Germanic Neopaganism (also known as Heathenism or Heathenry, Ásatrú, Odinism, Forn Siðr, Vor Siðr, and Theodism) is the modern revival of historical Germanic paganism. Precursor movements appeared in the early 20th century in Germany and Austria. A second wave of revival began in the early 1970s.
Attitude and focus of adherents may vary considerably, from strictly historical polytheistic reconstructionism to syncretist (eclectic), pragmaticpsychologist, occult or mysticist approaches. Germanic Neopagan organizations cover a wide spectrum of belief and ideals.
Old Norse Forn Siðr, Anglo-Saxon Fyrnsidu, Old High German Firner situ and its modern Scandinavian (Forn Sed) and modern German (Firne Sitte) analogues, all meaning “old custom“, is used as a term for pre-Christian Germanic culture in general, and for Germanic Neopaganism in particular, mostly by groups in Scandinavia and Germany. Old Norse forn “old” is cognate to Sanskrit purana, English (be)fore and far. Old Norse siðr “custom”, Anglo-Saxon sidu, seodu “custom”, cognate to Greek ethos, in the sense of “traditional law, way of life, proper behaviour”. In meaning, the term corresponds closely to Sanskrit sanātana dharma, a term coined as a “native” equivalent of Hinduism in Hindu revivalism. In contradistinction toÁsatrú, inn forni siðr is actually attested in Old Norse, contrasting with inn nýi siðr “the new custom”, and similarly Heiðinn siðr, contrasting with Kristinn siðr, and í fornum sið “in old (heathen) times”.Forn Siðr is also the name of the largest Danish pagan society, which since 2003 is recognized as a religion by the Danish government, meaning they have the right to conduct weddings, etc.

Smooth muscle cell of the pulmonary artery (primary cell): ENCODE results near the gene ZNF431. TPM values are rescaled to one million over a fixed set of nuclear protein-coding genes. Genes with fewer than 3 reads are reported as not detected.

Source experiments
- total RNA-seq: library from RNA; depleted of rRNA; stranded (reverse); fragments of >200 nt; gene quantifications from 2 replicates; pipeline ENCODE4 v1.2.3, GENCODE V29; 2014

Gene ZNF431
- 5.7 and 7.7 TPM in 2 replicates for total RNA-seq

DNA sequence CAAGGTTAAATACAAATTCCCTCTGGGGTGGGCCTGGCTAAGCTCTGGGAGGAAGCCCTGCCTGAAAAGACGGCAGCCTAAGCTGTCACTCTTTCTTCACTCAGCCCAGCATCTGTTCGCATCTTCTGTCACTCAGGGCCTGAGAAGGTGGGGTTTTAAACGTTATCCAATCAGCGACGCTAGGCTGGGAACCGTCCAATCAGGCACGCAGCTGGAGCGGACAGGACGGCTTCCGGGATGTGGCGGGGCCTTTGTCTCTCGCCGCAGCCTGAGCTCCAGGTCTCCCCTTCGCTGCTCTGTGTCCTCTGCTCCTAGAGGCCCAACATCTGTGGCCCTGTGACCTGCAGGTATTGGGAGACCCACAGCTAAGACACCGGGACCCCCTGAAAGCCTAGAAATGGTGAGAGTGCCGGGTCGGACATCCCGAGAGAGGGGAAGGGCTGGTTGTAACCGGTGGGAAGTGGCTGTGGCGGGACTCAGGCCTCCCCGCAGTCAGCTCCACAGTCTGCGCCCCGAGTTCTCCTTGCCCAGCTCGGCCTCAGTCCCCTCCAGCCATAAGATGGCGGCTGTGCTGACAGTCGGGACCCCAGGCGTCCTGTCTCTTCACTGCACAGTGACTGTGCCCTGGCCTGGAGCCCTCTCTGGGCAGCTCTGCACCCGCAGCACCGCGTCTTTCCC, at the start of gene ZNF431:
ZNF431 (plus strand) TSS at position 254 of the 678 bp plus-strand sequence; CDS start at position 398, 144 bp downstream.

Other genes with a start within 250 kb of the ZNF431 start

In the Sagas, the terms heiðni and kristni (Heathenry and Christianity) are used as polar terms to describe the older and newer faiths. Historically, the term was influenced by the Gothicterm *haiþi, appearing as haiþno in Ulfilas‘ bible for translating gunē Hellēnis, “Greek (i.e. gentile) woman” of Mark 7:26, probably with an original meaning “dwelling on the heath“, but it was also suggested that it was chosen because of its similarity to Greek ethne “gentile” or even that it is not related to “heath” at all, but rather a loan from Armenianhethanos, itself loaned from Greek ethnos.
The Miercinga Rice Theod and several other groups, narrow the sense of the word to Germanic Neopaganism in particular, and prefer it over Neopagan as a self-designation.
Some proponents use Heathenry distinctively for strictly polytheistic reconstructionist approaches, as opposed to syncretic, occult or mysticist approaches.While some practitioners use the term Heathenry as an equivalent to Paganism, others use it much more specifically. It is used by those who are re-creating the old religion and world view from the literary and archaeological sources. They describe themselves as “Heathen” in part to distinguish themselves from other pagans whose rituals come from more modern sources.
The term Heathenry is promoted by UK groups such as Heathens For Progress.
Norse paganism is the religious traditions of the Germanic tribes living in Nordic countries before and during the Christianization of Northern Europe. Norse paganism is therefore a subset of Germanic paganism, which was practiced in the lands inhabited by the Germanic tribes across most of Northern and Central Europe in the Viking Age. Knowledge of Norse paganism is mostly drawn from the results of archaeological field work, etymology and early written materials.
Some scholars, such as Georges Dumézil, suggest that some structural and thematic elements within the attested Norse religious ideas place Norse paganism within the framework of the pan-Indo-European expression of spiritual ideas as a whole
Thor (from Old Norse Þórr) is a hammer-wielding god associated